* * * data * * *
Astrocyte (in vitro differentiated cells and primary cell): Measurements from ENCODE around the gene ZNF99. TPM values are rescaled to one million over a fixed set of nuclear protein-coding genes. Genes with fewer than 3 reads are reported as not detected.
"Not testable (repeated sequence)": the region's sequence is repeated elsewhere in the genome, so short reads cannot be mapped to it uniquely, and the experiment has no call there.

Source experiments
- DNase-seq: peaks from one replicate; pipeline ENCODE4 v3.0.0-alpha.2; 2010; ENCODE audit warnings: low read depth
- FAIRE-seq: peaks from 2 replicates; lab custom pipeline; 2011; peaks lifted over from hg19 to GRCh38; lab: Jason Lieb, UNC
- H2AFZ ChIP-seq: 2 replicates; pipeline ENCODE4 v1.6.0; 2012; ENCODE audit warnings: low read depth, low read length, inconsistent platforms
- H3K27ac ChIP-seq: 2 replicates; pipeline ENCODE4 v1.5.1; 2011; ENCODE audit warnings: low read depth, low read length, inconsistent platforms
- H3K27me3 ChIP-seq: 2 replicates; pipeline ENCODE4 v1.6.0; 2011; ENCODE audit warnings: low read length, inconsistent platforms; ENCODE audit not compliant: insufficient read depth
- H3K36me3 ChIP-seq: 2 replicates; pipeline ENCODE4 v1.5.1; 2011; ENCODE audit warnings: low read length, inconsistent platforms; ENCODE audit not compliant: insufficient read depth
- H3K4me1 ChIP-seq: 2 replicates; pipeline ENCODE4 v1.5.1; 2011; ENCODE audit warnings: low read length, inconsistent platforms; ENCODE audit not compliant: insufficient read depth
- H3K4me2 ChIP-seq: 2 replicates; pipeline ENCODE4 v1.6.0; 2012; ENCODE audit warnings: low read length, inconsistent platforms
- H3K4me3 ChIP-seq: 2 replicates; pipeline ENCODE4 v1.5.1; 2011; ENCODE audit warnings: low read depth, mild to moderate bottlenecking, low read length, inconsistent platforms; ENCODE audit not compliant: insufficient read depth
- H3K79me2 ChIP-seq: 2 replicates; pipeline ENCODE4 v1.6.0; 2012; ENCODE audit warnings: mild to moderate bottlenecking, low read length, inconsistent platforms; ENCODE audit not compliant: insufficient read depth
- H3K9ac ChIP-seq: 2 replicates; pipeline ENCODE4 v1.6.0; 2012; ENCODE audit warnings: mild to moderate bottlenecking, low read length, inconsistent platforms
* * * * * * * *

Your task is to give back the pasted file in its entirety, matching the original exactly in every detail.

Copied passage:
Astrocyte (in vitro differentiated cells and primary cell): Measurements from ENCODE around the gene ZNF99. TPM values are rescaled to one million over a fixed set of nuclear protein-coding genes. Genes with fewer than 3 reads are reported as not detected.
"Not testable (repeated sequence)": the region's sequence is repeated elsewhere in the genome, so short reads cannot be mapped to it uniquely, and the experiment has no call there.

Source experiments
- DNase-seq: peaks from one replicate; pipeline ENCODE4 v3.0.0-alpha.2; 2010; ENCODE audit warnings: low read depth
- FAIRE-seq: peaks from 2 replicates; lab custom pipeline; 2011; peaks lifted over from hg19 to GRCh38; lab: Jason Lieb, UNC
- H2AFZ ChIP-seq: 2 replicates; pipeline ENCODE4 v1.6.0; 2012; ENCODE audit warnings: low read depth, low read length, inconsistent platforms
- H3K27ac ChIP-seq: 2 replicates; pipeline ENCODE4 v1.5.1; 2011; ENCODE audit warnings: low read depth, low read length, inconsistent platforms
- H3K27me3 ChIP-seq: 2 replicates; pipeline ENCODE4 v1.6.0; 2011; ENCODE audit warnings: low read length, inconsistent platforms; ENCODE audit not compliant: insufficient read depth
- H3K36me3 ChIP-seq: 2 replicates; pipeline ENCODE4 v1.5.1; 2011; ENCODE audit warnings: low read length, inconsistent platforms; ENCODE audit not compliant: insufficient read depth
- H3K4me1 ChIP-seq: 2 replicates; pipeline ENCODE4 v1.5.1; 2011; ENCODE audit warnings: low read length, inconsistent platforms; ENCODE audit not compliant: insufficient read depth
- H3K4me2 ChIP-seq: 2 replicates; pipeline ENCODE4 v1.6.0; 2012; ENCODE audit warnings: low read length, inconsistent platforms
- H3K4me3 ChIP-seq: 2 replicates; pipeline ENCODE4 v1.5.1; 2011; ENCODE audit warnings: low read depth, mild to moderate bottlenecking, low read length, inconsistent platforms; ENCODE audit not compliant: insufficient read depth
- H3K79me2 ChIP-seq: 2 replicates; pipeline ENCODE4 v1.6.0; 2012; ENCODE audit warnings: mild to moderate bottlenecking, low read length, inconsistent platforms; ENCODE audit not compliant: insufficient read depth
- H3K9ac ChIP-seq: 2 replicates; pipeline ENCODE4 v1.6.0; 2012; ENCODE audit warnings: mild to moderate bottlenecking, low read length, inconsistent platforms